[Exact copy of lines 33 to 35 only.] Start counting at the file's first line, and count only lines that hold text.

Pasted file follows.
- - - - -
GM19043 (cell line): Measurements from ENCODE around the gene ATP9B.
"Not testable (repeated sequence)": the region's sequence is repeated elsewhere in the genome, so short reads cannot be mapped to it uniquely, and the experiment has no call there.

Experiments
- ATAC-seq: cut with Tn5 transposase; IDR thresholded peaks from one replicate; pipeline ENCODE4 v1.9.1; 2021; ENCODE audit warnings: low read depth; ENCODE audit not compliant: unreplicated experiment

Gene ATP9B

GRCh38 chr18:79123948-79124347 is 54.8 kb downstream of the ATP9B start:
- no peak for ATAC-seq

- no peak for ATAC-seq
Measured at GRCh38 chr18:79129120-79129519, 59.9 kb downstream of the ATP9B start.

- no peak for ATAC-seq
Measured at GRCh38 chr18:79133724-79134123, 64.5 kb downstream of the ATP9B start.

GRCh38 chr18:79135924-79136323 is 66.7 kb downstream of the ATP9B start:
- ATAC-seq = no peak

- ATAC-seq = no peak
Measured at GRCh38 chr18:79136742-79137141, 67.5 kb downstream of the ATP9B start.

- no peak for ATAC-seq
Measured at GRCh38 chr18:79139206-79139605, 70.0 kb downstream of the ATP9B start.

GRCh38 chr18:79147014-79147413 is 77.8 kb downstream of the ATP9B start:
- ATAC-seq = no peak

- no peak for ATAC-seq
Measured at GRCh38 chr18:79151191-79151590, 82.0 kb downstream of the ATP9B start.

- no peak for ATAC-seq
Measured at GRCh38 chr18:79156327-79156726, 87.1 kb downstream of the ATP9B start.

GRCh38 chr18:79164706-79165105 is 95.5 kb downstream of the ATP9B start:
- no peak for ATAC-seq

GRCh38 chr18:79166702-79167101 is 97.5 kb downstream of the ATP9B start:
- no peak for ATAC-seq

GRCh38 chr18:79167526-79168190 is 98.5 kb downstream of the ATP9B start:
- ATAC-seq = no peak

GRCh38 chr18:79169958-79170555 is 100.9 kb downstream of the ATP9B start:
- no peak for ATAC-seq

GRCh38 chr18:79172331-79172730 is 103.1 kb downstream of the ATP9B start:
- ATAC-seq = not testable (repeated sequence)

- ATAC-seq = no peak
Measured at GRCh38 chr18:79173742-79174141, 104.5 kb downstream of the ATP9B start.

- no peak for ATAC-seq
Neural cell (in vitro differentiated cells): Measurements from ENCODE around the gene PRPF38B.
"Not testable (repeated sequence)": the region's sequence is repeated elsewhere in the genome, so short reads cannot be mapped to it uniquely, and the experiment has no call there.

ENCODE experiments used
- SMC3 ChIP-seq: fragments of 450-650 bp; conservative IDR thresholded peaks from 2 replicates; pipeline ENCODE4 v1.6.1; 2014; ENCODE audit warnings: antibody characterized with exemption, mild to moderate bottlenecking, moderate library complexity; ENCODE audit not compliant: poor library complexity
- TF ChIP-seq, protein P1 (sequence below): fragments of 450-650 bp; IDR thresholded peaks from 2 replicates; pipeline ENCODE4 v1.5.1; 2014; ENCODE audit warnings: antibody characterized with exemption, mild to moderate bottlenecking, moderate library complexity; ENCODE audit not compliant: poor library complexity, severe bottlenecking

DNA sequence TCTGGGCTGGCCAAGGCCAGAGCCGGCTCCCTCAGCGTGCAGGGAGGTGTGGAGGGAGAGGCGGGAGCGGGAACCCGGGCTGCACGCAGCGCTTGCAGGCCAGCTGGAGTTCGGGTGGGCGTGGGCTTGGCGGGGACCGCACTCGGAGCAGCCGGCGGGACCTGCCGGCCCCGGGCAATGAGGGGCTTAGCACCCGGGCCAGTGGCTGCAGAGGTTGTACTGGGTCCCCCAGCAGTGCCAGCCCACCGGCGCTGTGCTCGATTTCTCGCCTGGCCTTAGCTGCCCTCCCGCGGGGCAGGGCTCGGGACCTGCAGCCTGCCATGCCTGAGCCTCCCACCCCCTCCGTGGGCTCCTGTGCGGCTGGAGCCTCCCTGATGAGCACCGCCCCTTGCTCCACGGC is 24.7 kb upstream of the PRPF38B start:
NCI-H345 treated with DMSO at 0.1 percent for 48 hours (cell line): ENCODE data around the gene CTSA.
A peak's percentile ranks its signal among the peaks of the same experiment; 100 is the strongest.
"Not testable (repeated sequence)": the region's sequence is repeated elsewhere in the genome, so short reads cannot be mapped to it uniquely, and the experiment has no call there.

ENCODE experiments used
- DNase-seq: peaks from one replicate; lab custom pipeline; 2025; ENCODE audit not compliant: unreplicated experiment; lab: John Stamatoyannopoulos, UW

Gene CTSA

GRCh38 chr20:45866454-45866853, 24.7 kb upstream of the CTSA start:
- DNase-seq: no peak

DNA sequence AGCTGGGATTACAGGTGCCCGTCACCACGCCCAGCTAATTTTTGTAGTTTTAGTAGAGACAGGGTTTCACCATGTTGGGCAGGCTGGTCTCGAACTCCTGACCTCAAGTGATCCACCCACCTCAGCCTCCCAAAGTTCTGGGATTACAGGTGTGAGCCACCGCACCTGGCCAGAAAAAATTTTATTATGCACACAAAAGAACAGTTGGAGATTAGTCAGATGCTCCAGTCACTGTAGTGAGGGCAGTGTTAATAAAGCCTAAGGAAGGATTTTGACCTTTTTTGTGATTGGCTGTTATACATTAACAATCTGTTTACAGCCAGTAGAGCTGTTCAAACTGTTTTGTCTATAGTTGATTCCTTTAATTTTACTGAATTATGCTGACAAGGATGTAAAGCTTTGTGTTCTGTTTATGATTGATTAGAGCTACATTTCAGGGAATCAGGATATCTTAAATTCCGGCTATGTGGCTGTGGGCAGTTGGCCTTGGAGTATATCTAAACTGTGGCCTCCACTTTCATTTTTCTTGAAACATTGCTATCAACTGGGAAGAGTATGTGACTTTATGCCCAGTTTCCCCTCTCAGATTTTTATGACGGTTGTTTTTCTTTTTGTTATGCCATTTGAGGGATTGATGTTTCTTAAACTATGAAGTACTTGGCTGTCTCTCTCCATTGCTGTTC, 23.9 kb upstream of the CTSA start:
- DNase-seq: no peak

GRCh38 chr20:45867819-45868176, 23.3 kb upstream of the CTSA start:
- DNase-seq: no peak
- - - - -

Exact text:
- ATAC-seq = not testable (repeated sequence)

- ATAC-seq = no peak
Measured at GRCh38 chr18:79173742-79174141, 104.5 kb downstream of the ATP9B start.